Warren significantly understates the difficulties with thinking that for Epicurus knowledge is pleasurable per se. Texts like Principal Doctrines 11 and 12 do not state merely that knowledge of the world is necessary for dispelling superstition and that this function is the "principal contribution that these intellectual pursuits can make to the production of pleasure," (80) as Warren puts it. Instead, Principal Doctrine 11 says that if we were not troubled by our ignorance of the limits of our desires and by our suspicions regarding heavenly phenomena and death, then we'd have no need for natural science. This suggests that natural science has only instrumental value via dispelling these fears and limiting our desires and isn't something we find immediately pleasant. Likewise, Epicurus states that the only goal of achieving knowledge of physics and celestial phenomena is attaining freedom from disturbance. (Letter to Pythocles 85) Warren claims that for Epicurus "knowing that the lightning is caused in such-and-so a way is just pleasant all by itself." (82) But in his doctrine of multiple explanations, Epicurus states that we often cannot know the precise cause of some celestial phenomenon. When this is the case, as long as we have a disjunction of possible naturalistic explanations that allow us to rule out the involvement of the gods, knowing which disjunct is the correct explanation is irrelevant as far as achieving peace of mind, and the person who has achieved only the disjunctive knowledge ("Lightning is caused by X, or Y, or Z . . . ") is just as free from disturbance as he would be if he knew it occurred in some particular way. (Letter to Herodotus 79-80)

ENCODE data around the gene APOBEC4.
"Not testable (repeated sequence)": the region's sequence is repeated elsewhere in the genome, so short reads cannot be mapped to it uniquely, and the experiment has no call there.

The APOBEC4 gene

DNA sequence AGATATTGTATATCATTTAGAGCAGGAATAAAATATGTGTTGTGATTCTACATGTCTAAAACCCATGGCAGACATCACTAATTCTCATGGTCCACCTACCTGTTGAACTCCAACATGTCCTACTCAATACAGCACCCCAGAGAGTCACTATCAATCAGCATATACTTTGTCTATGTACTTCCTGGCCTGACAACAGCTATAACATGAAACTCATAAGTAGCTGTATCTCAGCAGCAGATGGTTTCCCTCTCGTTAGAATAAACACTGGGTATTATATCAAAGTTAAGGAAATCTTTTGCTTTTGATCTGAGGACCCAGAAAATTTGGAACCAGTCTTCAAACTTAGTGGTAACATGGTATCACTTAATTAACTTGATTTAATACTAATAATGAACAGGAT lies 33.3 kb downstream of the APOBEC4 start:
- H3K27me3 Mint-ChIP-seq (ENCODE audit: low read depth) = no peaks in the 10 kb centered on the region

The latter part of chapter 4 ably recounts the polemic of the Platonist Plutarch against the Epicurean doctrines concerning pleasure and reason. Warren draws connections between Plutarch and various passages in Plato's dialogues, while noting that for Plutarch, intellectual pleasures are wider than merely those connected to knowledge of unchanging forms and include the pleasures of literature, history, and other social and cultural pursuits that deal with contingent particulars.